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of hell itself. How many atheous hearts have been convinced, by the very operations of devils ! Those, which would, with the stupid Sadducees, persuade themselves there are no spirits ; yet, when they have sensibly found the marvellous effects wrought even by the base instruments of Satan, they have been forced to confess, Doubtless there is a God that rules the world : for, so great powers of evil spirits must necessarily evince the greater powers of good. It is of thy wise and holy dispensation, that thy good angels do not so frequently exhibit themselves, and give so visible demonstrations of their presence to thy saints, as the evil angels do to their vassals, though they are ever as present and more powerful. What need they, when thou so mightily overrulest those malignant spirits, that thou forcest from them thine own glory, and advantage to thy chosen ? Lord, how much more shall all thy other creatures serve to thy praise, when thy very hellish enemies shall proclaim thy justice, goodness, omnipotence !
XVII. Speculation, O Lord, is not more easy, than practice is difficult. How many have we known, who, as it was said of the philosophers of old, know how to speak well, but live ill! How many have written books of chemistry, and given very confident directions for the finding out of that precious stone of the philosophers! but how many have indeed made gold ? Practice is that, which thou, O God, chiefly requirest and respectest; who hast said, If ye know these things, blessed are ye if you do them : Knowledge puffeth up, but love edifieth; i Cor. viii. 1. () Lord, do thou enlighten mine eyes with the knowledge of thy will: but, above all, do thou rectify my affections; guide my feet into the ways of thy commandments; apply my heart to fulfil thy statutes alway; Psalm cxix. 35, 112. and prosper thou the work of my hands upon me, o prosper thou my handy-work; Psalm xc. 17.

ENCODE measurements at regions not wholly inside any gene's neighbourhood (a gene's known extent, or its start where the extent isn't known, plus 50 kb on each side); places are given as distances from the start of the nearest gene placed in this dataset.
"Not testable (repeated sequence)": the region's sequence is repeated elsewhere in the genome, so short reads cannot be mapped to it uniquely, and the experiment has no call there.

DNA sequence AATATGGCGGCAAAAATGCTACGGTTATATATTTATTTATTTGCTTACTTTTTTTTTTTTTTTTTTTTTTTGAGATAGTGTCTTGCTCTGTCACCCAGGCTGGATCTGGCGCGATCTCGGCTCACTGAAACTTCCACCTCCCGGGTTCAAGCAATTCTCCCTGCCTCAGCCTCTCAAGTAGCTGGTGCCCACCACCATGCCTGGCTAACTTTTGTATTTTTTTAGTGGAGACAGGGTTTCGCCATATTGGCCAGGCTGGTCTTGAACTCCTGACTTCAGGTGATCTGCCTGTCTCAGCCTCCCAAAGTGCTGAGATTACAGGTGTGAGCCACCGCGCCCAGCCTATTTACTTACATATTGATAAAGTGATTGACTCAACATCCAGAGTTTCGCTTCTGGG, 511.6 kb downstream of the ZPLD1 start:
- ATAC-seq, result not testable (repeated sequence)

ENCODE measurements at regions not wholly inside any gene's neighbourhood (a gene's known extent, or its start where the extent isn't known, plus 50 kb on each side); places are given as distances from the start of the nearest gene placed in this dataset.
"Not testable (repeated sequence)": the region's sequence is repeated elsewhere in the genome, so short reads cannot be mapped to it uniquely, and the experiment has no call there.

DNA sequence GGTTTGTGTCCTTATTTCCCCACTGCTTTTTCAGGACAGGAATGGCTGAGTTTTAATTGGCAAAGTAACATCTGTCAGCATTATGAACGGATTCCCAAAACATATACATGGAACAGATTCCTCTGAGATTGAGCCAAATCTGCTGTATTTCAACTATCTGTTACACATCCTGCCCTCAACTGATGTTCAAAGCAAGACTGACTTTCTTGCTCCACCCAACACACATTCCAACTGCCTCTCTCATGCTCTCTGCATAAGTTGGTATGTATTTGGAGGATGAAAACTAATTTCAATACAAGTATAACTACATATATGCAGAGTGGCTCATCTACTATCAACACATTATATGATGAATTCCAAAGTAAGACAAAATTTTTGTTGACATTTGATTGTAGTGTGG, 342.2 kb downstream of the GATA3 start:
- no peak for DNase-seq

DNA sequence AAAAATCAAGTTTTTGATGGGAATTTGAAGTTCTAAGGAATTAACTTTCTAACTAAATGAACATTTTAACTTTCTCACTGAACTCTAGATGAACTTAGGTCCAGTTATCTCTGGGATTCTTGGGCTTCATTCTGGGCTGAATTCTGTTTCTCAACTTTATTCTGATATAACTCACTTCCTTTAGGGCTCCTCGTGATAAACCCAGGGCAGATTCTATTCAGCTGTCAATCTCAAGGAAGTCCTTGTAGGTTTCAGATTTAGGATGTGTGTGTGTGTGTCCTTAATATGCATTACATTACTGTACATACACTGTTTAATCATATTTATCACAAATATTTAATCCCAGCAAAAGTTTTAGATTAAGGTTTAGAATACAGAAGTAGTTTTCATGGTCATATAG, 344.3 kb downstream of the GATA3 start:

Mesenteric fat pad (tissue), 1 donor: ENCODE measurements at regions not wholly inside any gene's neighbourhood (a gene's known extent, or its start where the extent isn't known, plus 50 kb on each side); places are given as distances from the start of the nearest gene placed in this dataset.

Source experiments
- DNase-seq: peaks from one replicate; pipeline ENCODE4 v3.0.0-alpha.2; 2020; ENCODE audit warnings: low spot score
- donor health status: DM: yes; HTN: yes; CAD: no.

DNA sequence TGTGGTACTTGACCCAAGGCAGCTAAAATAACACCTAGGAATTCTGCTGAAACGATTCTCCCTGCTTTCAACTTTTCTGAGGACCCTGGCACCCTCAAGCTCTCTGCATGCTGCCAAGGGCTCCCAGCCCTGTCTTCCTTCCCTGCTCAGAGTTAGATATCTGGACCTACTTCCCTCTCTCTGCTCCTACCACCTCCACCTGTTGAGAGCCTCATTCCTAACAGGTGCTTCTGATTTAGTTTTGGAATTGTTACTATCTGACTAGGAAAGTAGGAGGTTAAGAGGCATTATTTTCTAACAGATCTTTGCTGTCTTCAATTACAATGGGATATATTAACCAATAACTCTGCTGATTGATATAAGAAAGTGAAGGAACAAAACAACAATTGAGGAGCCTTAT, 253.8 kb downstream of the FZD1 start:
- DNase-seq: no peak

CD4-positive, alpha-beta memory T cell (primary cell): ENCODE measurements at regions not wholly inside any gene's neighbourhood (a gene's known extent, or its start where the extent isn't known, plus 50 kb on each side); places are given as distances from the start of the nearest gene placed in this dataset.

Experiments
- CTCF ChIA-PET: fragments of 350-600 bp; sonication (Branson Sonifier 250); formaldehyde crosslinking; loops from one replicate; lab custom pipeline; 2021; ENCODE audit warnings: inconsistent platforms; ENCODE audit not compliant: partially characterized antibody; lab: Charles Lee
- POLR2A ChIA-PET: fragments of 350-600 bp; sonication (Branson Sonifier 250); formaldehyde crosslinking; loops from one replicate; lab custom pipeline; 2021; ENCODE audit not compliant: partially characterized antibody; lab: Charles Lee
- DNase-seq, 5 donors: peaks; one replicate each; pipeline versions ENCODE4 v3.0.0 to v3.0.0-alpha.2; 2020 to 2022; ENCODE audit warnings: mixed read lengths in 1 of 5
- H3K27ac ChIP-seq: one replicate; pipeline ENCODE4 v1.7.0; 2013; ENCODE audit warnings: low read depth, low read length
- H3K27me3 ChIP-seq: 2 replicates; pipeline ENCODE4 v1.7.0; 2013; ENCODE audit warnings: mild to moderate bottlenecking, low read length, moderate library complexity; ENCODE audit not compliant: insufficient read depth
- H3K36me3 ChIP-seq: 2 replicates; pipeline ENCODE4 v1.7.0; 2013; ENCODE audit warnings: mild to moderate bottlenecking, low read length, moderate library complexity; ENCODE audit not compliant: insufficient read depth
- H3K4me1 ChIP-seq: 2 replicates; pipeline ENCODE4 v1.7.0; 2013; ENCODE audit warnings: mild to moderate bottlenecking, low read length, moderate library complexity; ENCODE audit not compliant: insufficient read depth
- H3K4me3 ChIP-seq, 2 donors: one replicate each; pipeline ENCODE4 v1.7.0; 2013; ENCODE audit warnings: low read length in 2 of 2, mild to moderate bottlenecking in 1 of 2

XVIII. How oft have I wondered, O Lord, at the boldness of those men, who, knowing they must shortly die, yet dare do those things, which will draw upon them eternity of torments! What shall I say, but, The fool hath said in his heart, There is no God? Surely, men love themselves well enough; and would be loth to do that, which would procure them an inevitable misery and pain. Did they, therefore, believe there were another world, and that they must be called to a strict reckoning for all their actions, and be doomed to an everlasting death for their wicked deeds, they durst not, they could not do those acts, which should make them eternally miserable. Let me say to the most desperate ruffian, “There is poison in this cup: drink this draught, and thou diest;" he would have the wit to keep his lips close, and cast the potion to the ground: were it not for their infidelity, so would men do, to the most plausible, but deadly, offers of sin. O Lord, since I know thy righteous judgments, teach me to tremble at them : restrain
thou my feet from every evil way; and teach me so to walk, as one, that looks every hour to appear before thy just and dreadful Tribunal.
XIX. The longer I live, () my God, the more do I wonder at all the works of thy hands. I see such admirable artifice in the very least and most despicable of all thy creatures, as doth every day more and more astonish my observation. I need not look so far as heaven, for matter of marvel, though therein thou art infinitely glorious; while I have but a spider in my window, or a bee in my garden, or a worm under my feet : every one of these overcomes me with a jest amazement : yet can I see no more than their very outsides; their inward form, which gives their being and operations, I I cannot pierce into. The less I can know, () Lord, the more let me wonder; and the less I can satisfy myself with marvelling at thy works, the more let me adore the majesty and omnipotence of thee, that wroughtest them.
XX. Alas, my Lord God, what poor, weak, imperfect services are those, even at the best, that I can present thee withal ! How lean, lame, and blemished sacrifices, do I bring to thine altar! I know thou art worthy of more than my soul is capable to perform; and fain would I tender thee the best of thine own: but, what I would, that I do not ; Rom. vii. 15 : yea, cannot do. Surely, had I not to do with an infinite mercy, I might justly look to be punished for my very obedience. But now, Lord, my impotence redounds to the praise of thy goodness : for, were I more answerable to thy justice, the glory of thy mercy would be so less eminent in my remission and acceptance. Here I am before thee, to await thy good pleasure: thou knowest whether it be better to give me more ability, or to accept of that poor ability thou hast given me; but since when thou hast given me most, I shall still and ever stand in need of thy forgiveness ; let my humble suit be to thee always, rather for pardon of my defects, than for a supply of thy graces.